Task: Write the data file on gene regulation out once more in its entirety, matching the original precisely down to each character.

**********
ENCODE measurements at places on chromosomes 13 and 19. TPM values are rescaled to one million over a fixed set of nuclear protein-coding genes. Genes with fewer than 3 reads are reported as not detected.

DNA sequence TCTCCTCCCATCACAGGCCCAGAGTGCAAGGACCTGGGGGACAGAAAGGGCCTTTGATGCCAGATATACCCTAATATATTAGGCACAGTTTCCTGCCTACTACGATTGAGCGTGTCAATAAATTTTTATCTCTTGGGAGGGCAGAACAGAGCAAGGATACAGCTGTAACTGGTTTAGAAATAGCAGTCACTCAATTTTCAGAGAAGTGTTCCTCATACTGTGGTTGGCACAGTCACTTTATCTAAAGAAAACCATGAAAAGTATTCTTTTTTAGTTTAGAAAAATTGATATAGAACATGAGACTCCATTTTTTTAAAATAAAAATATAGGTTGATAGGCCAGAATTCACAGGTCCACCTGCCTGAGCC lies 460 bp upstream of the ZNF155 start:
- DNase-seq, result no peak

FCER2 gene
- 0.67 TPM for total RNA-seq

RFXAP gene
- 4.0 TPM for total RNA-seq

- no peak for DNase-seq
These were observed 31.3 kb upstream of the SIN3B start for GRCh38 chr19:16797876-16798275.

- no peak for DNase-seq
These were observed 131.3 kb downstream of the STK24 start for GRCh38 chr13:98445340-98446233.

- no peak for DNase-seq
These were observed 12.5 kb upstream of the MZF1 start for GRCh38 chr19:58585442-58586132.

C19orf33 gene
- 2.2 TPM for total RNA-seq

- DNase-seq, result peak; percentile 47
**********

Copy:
ENCODE measurements at places on chromosomes 13 and 19. TPM values are rescaled to one million over a fixed set of nuclear protein-coding genes. Genes with fewer than 3 reads are reported as not detected.

DNA sequence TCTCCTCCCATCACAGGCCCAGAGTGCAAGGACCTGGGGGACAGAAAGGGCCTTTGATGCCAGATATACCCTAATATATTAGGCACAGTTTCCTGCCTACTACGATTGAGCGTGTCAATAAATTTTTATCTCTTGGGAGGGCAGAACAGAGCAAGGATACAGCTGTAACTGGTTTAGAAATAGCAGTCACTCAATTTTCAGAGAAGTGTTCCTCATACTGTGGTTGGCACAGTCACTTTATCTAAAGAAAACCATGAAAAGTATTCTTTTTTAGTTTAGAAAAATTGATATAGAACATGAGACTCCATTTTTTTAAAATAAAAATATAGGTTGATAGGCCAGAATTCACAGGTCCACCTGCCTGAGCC lies 460 bp upstream of the ZNF155 start:
- DNase-seq, result no peak

FCER2 gene
- 0.67 TPM for total RNA-seq

RFXAP gene
- 4.0 TPM for total RNA-seq

- no peak for DNase-seq
These were observed 31.3 kb upstream of the SIN3B start for GRCh38 chr19:16797876-16798275.

- no peak for DNase-seq
These were observed 131.3 kb downstream of the STK24 start for GRCh38 chr13:98445340-98446233.

- no peak for DNase-seq
These were observed 12.5 kb upstream of the MZF1 start for GRCh38 chr19:58585442-58586132.

C19orf33 gene
- 2.2 TPM for total RNA-seq

- DNase-seq, result peak; percentile 47